ASQ - Statistics Division

Sequential Experimentation for Meta-Analyses – 2008 Youden Address

Abstract: The author defines meta-analysis. The author uses three examples to present key points. The first is a historical example of estimating two physical quantities: the astronomical unit (the distance from the earth to the sun) and the speed of light. The author advocates for a Bayesian approach in situations where expert knowledge can help propagate uncertainty from different data types into a single analysis. The second example is estimation of the reliability of a complex system. The meta-analysis gathers information from individual components or subsystems to help answer the relevant questions about the entire system. The third example is the estimation of cosmological parameters. The approach is to use complex computer models to extrapolate the limited data that’s available, and compare the results with data that’s currently observable. Then use Bayesian posterior distributions for plausible values of these parameters that are consistent with the universe as we see it today. Using the three examples, the author presents important points to improve the effectiveness of the analysis. Sequential data collection is a design of experiments methodology, based on inductive learning, which works in this manner.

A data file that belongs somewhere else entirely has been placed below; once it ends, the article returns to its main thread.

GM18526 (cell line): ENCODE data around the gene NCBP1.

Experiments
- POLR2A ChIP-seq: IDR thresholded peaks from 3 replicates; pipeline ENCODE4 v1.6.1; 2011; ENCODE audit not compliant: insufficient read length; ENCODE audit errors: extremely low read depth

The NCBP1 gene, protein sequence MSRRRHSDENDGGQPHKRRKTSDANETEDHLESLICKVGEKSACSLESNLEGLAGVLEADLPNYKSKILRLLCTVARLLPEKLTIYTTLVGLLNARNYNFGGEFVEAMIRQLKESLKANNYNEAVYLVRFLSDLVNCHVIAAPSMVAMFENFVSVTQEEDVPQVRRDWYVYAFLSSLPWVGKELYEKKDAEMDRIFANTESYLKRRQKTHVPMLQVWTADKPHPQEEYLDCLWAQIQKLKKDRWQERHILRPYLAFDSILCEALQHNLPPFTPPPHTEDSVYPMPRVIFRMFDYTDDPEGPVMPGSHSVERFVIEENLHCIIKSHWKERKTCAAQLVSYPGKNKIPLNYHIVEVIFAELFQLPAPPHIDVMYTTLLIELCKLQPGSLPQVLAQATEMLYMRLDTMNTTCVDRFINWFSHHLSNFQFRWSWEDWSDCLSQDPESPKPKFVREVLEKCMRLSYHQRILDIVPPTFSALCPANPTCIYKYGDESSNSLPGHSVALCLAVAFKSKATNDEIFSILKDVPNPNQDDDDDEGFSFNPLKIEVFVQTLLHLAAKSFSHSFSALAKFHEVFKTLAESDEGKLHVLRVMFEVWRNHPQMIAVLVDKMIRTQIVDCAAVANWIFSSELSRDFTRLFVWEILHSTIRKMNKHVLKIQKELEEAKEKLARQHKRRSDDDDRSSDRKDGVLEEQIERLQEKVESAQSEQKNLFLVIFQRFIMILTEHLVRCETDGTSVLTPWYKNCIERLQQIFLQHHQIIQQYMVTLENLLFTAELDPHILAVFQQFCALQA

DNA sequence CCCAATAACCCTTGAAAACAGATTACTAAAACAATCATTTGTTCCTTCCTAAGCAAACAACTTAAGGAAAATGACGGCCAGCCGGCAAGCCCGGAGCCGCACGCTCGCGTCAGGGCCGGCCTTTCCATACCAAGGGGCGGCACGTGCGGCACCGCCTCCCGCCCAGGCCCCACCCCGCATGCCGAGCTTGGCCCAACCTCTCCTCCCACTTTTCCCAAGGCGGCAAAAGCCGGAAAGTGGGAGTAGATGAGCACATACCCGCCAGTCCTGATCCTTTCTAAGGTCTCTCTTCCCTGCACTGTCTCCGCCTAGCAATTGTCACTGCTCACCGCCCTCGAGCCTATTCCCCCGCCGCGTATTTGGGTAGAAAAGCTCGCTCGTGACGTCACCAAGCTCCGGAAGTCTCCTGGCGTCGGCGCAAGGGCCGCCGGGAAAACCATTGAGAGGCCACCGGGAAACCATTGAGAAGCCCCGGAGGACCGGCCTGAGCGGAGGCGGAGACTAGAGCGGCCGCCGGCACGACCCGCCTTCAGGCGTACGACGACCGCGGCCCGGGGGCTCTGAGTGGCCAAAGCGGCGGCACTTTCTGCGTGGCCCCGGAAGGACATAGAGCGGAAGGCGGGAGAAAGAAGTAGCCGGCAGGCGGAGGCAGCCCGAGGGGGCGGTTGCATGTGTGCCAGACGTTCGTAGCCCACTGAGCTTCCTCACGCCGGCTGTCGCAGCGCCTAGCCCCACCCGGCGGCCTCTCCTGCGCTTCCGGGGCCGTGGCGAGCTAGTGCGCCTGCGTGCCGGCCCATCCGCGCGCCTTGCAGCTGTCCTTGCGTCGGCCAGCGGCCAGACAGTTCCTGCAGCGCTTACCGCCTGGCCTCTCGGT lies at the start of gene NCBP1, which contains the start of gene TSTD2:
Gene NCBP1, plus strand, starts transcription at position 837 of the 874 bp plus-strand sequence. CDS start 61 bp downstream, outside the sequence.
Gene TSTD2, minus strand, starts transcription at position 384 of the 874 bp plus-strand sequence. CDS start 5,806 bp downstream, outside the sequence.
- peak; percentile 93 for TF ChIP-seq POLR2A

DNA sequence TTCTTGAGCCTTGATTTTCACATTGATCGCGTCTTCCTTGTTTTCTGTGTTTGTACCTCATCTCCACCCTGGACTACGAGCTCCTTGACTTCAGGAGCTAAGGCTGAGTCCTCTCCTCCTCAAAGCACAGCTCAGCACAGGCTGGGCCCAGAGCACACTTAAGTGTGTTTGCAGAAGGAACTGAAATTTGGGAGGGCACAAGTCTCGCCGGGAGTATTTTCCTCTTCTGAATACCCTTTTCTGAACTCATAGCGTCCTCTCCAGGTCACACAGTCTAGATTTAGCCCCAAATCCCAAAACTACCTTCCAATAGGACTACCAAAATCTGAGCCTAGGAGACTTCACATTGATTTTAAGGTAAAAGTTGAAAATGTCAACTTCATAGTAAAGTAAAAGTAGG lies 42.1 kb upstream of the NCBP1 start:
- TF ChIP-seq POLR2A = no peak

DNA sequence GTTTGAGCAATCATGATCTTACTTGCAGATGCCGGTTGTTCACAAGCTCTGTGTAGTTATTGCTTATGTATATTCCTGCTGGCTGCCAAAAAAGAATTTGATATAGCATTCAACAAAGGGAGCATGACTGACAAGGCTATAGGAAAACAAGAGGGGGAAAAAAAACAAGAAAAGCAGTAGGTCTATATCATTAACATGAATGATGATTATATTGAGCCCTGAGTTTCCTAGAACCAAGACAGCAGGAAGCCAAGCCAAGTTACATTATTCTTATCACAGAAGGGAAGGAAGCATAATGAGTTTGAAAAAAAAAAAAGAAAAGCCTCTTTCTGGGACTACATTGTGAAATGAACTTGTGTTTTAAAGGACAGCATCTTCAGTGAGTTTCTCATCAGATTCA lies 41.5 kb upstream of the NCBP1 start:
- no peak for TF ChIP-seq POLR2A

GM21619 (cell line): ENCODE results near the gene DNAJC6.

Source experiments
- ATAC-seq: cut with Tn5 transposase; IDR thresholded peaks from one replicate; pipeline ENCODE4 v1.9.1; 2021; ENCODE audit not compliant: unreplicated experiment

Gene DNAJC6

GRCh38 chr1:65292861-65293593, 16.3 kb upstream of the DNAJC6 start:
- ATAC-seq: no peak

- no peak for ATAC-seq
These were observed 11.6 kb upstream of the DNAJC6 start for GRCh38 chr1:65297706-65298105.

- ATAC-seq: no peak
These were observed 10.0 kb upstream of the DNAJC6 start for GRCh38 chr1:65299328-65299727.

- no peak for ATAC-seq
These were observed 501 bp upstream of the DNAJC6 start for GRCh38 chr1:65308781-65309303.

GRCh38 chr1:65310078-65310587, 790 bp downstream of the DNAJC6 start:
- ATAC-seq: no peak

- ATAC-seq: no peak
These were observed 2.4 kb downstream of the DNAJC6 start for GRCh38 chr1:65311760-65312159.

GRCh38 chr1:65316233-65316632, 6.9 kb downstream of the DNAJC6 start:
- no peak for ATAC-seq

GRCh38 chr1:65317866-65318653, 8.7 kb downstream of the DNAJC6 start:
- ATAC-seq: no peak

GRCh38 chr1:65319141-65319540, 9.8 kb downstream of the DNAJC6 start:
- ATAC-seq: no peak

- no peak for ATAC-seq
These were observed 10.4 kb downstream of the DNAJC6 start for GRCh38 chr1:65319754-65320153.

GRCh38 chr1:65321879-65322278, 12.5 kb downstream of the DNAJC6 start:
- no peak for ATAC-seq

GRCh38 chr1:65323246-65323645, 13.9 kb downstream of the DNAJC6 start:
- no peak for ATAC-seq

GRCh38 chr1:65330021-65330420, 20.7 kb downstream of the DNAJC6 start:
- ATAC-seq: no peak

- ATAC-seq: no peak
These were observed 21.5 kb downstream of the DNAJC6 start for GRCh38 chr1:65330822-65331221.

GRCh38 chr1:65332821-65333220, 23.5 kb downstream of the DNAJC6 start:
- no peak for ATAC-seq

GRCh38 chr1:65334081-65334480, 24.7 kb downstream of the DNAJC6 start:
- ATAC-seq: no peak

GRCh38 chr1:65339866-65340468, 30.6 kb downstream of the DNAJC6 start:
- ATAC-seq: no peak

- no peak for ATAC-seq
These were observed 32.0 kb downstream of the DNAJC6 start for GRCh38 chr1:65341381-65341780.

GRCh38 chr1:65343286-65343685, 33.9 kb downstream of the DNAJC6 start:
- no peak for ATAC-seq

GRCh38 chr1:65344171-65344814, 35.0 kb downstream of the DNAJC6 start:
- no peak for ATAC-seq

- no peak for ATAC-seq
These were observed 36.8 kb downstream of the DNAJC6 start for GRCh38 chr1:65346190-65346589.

Keywords: Youden Address - Meta-analyses - Bayesian - Sequential experimentation - Data combination - data synthesis - Inductive learning

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